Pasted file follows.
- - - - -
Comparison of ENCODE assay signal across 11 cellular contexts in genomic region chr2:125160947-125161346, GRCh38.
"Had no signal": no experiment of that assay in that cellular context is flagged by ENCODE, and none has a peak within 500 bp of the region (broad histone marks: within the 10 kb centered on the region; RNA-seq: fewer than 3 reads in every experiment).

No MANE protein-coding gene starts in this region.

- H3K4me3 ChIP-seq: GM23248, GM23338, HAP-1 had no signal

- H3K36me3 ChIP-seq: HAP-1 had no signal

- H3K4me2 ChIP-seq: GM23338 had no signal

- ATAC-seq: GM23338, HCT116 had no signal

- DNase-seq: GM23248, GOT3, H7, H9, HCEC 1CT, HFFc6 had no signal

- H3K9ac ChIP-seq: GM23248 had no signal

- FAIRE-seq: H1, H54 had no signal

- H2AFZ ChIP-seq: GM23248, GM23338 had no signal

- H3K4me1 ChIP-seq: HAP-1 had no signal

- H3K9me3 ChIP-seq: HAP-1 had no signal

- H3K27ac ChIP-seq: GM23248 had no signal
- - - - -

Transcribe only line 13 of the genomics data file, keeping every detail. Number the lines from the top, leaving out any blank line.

- H3K9me3 ChIP-seq: HAP-1 had no signal